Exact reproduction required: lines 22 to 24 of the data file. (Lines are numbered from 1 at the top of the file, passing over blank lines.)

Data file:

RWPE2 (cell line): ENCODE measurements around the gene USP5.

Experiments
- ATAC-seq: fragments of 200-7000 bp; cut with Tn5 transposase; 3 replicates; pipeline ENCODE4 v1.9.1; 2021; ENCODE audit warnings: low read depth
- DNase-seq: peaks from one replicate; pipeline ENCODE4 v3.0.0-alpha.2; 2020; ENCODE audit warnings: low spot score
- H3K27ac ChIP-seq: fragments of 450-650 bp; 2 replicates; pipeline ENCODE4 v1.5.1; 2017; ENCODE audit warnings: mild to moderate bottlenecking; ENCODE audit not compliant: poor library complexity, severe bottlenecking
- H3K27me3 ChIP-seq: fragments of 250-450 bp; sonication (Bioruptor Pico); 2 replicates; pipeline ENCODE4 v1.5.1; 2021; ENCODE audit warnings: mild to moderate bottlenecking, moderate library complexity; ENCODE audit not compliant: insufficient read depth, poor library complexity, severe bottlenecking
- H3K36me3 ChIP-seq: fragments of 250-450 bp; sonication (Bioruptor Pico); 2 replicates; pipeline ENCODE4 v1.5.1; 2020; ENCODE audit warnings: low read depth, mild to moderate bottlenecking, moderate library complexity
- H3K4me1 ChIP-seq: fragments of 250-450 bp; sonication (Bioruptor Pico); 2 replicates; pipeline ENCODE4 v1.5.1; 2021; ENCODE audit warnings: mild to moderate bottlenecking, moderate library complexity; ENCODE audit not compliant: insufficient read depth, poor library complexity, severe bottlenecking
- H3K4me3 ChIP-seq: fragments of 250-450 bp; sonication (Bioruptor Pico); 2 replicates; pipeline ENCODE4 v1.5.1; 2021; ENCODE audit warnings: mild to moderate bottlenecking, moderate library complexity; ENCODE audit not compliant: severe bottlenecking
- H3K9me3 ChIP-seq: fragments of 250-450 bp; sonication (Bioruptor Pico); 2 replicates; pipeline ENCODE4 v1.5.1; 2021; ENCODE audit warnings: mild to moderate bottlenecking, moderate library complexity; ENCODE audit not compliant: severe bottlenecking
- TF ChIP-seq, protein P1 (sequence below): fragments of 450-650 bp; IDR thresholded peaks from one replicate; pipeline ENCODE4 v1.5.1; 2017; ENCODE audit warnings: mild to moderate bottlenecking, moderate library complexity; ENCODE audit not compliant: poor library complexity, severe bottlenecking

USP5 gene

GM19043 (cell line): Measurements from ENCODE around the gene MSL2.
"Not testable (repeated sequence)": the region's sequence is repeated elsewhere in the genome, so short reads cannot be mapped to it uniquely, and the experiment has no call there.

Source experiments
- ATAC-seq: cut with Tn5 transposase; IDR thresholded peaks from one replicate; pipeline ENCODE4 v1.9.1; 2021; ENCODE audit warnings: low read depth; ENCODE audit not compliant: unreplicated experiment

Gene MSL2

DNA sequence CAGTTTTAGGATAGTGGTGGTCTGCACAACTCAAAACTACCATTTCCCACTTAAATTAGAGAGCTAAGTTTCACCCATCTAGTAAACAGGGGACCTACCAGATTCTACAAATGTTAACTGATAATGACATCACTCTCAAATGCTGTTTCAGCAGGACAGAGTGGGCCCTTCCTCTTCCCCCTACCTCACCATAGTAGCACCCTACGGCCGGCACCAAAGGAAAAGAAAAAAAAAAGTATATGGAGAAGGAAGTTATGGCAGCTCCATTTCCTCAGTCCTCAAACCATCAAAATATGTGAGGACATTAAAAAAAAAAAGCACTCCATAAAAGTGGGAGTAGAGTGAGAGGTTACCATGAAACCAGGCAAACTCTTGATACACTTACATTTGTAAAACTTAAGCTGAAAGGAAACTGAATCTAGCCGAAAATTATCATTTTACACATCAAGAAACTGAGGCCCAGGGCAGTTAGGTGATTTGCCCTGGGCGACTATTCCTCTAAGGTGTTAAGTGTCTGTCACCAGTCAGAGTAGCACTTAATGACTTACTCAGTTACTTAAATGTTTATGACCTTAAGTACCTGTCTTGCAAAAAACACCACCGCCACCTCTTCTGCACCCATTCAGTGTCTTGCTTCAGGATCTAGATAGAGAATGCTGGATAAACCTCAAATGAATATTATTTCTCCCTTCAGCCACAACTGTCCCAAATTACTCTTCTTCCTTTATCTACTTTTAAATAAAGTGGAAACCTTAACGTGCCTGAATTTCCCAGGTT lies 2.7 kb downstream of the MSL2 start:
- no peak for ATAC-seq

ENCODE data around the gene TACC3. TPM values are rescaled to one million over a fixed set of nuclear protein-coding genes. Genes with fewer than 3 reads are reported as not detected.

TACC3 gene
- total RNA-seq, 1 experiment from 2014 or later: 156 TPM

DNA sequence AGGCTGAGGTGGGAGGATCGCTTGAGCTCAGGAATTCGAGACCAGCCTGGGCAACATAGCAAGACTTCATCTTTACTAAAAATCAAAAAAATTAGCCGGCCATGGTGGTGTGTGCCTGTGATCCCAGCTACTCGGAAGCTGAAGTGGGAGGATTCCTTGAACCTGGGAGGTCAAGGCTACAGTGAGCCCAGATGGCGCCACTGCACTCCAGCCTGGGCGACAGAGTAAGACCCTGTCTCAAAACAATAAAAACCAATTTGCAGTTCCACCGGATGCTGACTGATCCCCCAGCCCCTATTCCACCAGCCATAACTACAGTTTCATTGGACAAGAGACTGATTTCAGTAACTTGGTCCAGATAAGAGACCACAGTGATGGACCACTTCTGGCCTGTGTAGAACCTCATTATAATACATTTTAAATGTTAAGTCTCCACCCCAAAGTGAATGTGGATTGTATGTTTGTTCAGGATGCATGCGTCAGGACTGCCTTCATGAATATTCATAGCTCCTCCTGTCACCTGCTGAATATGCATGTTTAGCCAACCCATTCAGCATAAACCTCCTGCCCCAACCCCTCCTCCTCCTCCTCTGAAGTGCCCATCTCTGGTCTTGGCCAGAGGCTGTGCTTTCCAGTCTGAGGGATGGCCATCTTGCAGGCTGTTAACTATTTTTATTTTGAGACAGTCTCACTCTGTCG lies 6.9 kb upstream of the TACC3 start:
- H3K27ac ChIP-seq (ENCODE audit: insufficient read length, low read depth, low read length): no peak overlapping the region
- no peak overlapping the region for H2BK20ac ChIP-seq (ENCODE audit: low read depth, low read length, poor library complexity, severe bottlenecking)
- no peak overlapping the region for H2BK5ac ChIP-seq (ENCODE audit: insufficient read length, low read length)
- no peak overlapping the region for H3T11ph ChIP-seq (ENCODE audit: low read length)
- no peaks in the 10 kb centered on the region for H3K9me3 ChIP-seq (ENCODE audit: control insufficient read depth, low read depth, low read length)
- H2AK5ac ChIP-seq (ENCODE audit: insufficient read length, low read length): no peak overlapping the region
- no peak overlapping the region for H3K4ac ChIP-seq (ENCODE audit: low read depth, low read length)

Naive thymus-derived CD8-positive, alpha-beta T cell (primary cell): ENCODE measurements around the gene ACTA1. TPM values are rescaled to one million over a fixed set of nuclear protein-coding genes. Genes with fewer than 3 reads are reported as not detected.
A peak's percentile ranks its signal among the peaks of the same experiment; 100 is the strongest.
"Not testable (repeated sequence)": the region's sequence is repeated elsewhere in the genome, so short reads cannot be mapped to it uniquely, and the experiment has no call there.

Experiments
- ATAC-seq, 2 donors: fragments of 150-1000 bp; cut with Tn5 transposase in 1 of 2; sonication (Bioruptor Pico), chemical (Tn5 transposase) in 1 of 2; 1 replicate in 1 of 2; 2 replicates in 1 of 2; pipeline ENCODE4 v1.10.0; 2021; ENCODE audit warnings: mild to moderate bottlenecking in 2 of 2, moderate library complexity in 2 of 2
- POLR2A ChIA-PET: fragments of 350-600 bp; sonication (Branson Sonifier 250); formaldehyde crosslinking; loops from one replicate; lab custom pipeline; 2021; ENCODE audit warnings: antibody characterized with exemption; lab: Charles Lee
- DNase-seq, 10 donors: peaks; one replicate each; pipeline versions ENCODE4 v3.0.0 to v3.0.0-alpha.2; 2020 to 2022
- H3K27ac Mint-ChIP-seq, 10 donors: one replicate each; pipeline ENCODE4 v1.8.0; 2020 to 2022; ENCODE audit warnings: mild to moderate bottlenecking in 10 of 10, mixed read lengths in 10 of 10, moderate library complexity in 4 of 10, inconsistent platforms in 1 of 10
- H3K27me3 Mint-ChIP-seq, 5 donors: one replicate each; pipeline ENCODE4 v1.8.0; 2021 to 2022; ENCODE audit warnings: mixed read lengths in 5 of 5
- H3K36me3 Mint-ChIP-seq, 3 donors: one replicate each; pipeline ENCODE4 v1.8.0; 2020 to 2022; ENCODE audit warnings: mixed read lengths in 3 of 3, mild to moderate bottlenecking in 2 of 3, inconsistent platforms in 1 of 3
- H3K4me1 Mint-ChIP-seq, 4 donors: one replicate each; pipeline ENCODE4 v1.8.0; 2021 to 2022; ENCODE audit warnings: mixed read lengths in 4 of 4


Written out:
- total RNA-seq, 1 experiment from 2014 or later: 156 TPM

DNA sequence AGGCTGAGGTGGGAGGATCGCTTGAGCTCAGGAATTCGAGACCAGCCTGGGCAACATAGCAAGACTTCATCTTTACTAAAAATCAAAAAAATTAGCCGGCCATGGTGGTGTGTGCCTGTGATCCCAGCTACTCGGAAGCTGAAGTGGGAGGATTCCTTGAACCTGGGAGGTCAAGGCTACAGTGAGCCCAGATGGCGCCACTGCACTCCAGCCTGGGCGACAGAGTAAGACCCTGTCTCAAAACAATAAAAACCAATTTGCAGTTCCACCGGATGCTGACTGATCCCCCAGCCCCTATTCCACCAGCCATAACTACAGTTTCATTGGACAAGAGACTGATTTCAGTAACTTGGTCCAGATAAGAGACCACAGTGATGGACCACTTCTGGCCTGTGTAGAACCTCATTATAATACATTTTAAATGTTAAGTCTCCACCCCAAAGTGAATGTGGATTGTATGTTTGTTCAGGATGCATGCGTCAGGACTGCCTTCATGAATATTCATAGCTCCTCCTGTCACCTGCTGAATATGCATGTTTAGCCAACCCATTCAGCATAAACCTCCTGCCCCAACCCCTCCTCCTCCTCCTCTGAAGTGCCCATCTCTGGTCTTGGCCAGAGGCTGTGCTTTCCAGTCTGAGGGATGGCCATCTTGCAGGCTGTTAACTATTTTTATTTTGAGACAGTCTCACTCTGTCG lies 6.9 kb upstream of the TACC3 start:
- H3K27ac ChIP-seq (ENCODE audit: insufficient read length, low read depth, low read length): no peak overlapping the region